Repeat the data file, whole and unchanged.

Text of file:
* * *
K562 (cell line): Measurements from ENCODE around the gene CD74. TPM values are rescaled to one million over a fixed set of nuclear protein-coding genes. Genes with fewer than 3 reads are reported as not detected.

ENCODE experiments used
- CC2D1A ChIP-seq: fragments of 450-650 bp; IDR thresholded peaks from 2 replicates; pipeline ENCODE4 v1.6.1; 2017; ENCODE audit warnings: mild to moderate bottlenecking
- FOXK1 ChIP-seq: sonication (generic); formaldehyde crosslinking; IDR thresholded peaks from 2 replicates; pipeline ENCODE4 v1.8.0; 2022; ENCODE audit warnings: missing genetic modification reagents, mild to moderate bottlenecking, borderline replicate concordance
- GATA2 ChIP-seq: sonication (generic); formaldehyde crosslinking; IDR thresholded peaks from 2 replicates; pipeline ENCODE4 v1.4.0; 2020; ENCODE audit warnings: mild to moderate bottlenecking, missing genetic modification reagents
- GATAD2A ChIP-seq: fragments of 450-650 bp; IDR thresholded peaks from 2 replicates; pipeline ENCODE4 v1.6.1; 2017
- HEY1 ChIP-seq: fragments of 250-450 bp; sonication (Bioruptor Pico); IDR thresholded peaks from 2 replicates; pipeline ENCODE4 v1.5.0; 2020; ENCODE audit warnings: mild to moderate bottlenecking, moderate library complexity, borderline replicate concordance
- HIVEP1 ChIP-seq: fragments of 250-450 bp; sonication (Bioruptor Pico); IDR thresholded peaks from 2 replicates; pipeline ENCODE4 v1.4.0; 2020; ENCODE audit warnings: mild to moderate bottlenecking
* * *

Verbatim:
K562 (cell line): Measurements from ENCODE around the gene CD74. TPM values are rescaled to one million over a fixed set of nuclear protein-coding genes. Genes with fewer than 3 reads are reported as not detected.

ENCODE experiments used
- CC2D1A ChIP-seq: fragments of 450-650 bp; IDR thresholded peaks from 2 replicates; pipeline ENCODE4 v1.6.1; 2017; ENCODE audit warnings: mild to moderate bottlenecking
- FOXK1 ChIP-seq: sonication (generic); formaldehyde crosslinking; IDR thresholded peaks from 2 replicates; pipeline ENCODE4 v1.8.0; 2022; ENCODE audit warnings: missing genetic modification reagents, mild to moderate bottlenecking, borderline replicate concordance
- GATA2 ChIP-seq: sonication (generic); formaldehyde crosslinking; IDR thresholded peaks from 2 replicates; pipeline ENCODE4 v1.4.0; 2020; ENCODE audit warnings: mild to moderate bottlenecking, missing genetic modification reagents
- GATAD2A ChIP-seq: fragments of 450-650 bp; IDR thresholded peaks from 2 replicates; pipeline ENCODE4 v1.6.1; 2017
- HEY1 ChIP-seq: fragments of 250-450 bp; sonication (Bioruptor Pico); IDR thresholded peaks from 2 replicates; pipeline ENCODE4 v1.5.0; 2020; ENCODE audit warnings: mild to moderate bottlenecking, moderate library complexity, borderline replicate concordance
- HIVEP1 ChIP-seq: fragments of 250-450 bp; sonication (Bioruptor Pico); IDR thresholded peaks from 2 replicates; pipeline ENCODE4 v1.4.0; 2020; ENCODE audit warnings: mild to moderate bottlenecking